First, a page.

The Coastal Express in Norway is often dubbed the world’s most beautiful sea voyage. Ships ply the 2,400-kilometre route from Bergen to Kirkenes along the Norwegian coastline, through fjords, islands and inlets, connecting communities small and large with a safe trading route, established in 1893.
You may have seen the Hurtigruten advertisements for expensive cruise packages on the Norway coastal voyage route but many people don’t know that you can easily book point-to-point passage on the ships at a significantly lower cost. The Wandering Kiwi family only had a few days to spend sailing the Norwegian fjords so we booked a cabin for two nights from Bergen to Trondheim.
I have never been on a cruise ship before and have always been quite wary about the whole idea of cruises. Pictures of geriatric fellow-passengers and days of inactivity on a huge floating hotel fill my mind when I think of a cruise. I thought this would be a little taster.
The initial concern proved accurate – there were more old people than not on the MS Nordkapp, including several hundred German retirees complete with mobility scooters and walking sticks. They were lining up ready to break down the doors when it came time for the three course midday and evening meals that come with the full cruise package!
Thankfully we soon discovered that there were some younger people on the ship – couples on honeymoons and even a few young families. Hanging out by the kids playroom was a good tactic for us. Wandering Kiwi Jr was very happy with the ball pit, slide and TV with cartoons – not to mention other kids to play with.
The cabin was fine – down on deck two where the crew stay and the unpleasant smell of cooking wafts from the kitchens – with comfortable bunks, all spotlessly clean and well organised. It was exciting to be sleeping in a cabin, peering out of the two portholes at the sea.
If you have not purchased the full cruise package with the gourmet meals you can eat in the cafe – where rather ordinary meals are served up at Norwegian prices (but still a whole lot cheaper than paying for the cruise package). It looks ok but really was not very appetising – think dry fish n chips and luke-warm soft pasta bolognese. The buffet breakfast is included in the fare and offers a good selection in the main dining room – catering more to European than Anglo Saxon tastes.
So, what was it like cruising the fjords of Norway? Heading out from Bergen after sunset a saxophonist played out on deck, sending ghostly notes floating out into the still night. We passed under a huge road bridge and slipped silently into the dark fjords, slowly leaving the lights of city and town behind.
It is certainly a precipitous coastline with mottled colours of rock and grass, bracken and scree, as well as patches of woodland. It is the Gulf Stream that makes this part of the world habitable and most of these communities grew up around the rich fishing grounds and fleets in the 19th century. The ship gets quite close to the coast at times. not close enough to see what people are having for breakfast but enough to see the calm, clear waters of tiny harbours.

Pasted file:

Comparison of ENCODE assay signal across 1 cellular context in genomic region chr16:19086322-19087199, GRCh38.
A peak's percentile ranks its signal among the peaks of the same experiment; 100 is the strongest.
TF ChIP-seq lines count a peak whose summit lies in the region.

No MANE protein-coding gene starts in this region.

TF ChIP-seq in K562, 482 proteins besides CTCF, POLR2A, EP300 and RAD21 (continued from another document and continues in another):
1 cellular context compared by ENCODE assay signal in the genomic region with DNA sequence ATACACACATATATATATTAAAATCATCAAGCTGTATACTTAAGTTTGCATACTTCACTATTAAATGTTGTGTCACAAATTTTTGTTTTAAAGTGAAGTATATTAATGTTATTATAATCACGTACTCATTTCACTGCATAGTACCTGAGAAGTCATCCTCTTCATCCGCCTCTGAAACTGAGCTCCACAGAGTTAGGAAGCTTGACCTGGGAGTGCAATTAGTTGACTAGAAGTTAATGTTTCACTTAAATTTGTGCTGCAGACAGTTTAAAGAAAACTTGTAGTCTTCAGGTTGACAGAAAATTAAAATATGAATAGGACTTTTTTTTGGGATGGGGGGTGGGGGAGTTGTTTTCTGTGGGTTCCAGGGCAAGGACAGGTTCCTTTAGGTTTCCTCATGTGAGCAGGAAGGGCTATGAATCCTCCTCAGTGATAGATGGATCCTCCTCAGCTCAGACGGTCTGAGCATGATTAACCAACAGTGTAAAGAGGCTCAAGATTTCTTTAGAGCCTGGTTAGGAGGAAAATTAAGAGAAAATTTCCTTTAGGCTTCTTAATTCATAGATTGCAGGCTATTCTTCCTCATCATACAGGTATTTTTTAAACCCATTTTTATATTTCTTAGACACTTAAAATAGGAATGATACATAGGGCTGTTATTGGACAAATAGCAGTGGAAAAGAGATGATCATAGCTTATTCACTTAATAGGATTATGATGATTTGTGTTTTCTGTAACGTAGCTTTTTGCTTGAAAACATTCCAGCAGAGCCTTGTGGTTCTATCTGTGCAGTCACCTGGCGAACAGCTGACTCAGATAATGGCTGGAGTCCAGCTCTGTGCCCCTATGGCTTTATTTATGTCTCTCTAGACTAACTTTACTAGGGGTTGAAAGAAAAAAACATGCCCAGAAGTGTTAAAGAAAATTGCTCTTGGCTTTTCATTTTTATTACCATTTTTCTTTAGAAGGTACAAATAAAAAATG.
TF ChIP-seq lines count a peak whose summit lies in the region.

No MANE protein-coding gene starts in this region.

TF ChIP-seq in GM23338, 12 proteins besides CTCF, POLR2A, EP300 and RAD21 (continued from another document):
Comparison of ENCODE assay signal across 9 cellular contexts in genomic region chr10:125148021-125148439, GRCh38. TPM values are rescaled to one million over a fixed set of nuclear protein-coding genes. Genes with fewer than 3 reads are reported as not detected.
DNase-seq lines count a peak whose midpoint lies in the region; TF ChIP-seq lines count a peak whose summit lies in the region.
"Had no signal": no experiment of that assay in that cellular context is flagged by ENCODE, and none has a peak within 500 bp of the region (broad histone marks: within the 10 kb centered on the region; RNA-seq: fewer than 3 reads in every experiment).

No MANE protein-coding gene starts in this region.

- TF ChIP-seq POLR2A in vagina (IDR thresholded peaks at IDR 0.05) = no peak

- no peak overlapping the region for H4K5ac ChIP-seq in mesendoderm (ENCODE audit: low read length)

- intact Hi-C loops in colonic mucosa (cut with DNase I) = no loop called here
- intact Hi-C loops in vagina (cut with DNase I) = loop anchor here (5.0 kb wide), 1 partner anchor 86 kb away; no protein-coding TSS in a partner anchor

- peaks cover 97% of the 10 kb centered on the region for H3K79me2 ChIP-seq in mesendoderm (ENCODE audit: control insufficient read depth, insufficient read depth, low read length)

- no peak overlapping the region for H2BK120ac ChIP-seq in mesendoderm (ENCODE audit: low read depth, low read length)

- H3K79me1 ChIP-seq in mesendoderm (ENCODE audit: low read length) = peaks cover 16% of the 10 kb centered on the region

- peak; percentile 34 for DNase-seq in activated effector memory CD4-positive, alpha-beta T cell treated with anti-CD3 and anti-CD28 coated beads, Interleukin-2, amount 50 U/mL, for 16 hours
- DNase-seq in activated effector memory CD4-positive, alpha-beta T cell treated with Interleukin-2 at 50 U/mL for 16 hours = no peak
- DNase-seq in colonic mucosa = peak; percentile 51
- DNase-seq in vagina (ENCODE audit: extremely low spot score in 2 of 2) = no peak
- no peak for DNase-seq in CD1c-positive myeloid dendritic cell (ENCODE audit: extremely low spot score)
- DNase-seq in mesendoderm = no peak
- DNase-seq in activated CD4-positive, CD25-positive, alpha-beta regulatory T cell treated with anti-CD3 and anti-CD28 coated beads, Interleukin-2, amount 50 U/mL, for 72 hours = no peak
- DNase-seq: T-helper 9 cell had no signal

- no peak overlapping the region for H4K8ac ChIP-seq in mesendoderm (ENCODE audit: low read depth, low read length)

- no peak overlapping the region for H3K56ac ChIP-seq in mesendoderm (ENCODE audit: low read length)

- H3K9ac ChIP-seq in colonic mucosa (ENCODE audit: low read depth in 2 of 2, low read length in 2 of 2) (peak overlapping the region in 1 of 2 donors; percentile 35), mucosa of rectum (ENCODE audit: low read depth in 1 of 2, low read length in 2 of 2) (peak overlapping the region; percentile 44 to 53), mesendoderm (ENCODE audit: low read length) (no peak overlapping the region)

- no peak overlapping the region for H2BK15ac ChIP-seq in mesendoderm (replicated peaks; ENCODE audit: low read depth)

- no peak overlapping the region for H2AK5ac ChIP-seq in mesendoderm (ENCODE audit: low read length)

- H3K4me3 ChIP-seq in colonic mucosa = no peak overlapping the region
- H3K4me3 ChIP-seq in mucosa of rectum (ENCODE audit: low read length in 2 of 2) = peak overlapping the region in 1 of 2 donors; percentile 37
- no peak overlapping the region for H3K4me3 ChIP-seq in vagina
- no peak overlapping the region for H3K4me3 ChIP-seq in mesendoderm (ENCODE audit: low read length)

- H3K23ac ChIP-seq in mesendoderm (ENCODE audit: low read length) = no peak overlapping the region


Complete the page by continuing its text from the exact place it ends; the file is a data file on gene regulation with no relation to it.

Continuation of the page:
I spent as much time as possible out on deck during the day and felt quite frustrated when I was stuck indoors – in the floating hotel – with views restricted by window frames and dimmed by salt spray.
It wasn’t a sunny day but somehow the colours and light were all the more beautiful, framed by many-layered clouds. Clouds like UFOs; clouds like gulls with outspread wings. When the sun breaks through it turns the sea to silver.
Cottages and barns painted in a range of colours with that distinctive Scandinavian matteness – red, yellow, blue – show up strongly against the landscape. A lovely old wooden church with a square spire is braced against the elements on a promontory.
From above fjords, islands and tiny snatches of arable land came the mountains. The mountains are revealed slowly, inch by inch as the ship glides through the fjords. One range is displayed in all its glory, then hidden again only to make way for another. The mountains get higher as we move north. Higher, craggier, with seams of snow trailing down towards the sea.
Sea birds fly low over the water and I listen for hours to the soft fizz of the water passing under the ship. The ship stops a number of times during the day – it is a cargo and postal delivery ship as well as a passenger carrier after all. There were two opportunities to disembark.
The first was at the tiny port of Monde where black and white sheep herded their new-born lambs in the fields. Then the stunning Alesund, surrounded by fjord and mountains. The final destination of Trondheim was reached early in the morning of the second night.
Did I like my first cruise experience? Well, I loved being out on deck with the sea air in my face and the beautiful landscapes slowly unfolding before me.
But a lot of the time you are inside and I started to feel a bit cooped up. So in some ways I was happy to disembark at Trondheim and I certainly wouldn’t want to be eating from the cafe for the further five days it takes to get to Kirkenes. But part of me was sad to watch the ship leave on its journey to the Arctic Circle. So maybe I will be back one day to do the rest of the world’s most beautiful sea voyage (when I’m a lot older).
By Natasha von Geldern
Have you travelled up the Norwegian coastline? What did you think?
If you liked this post why not pin it?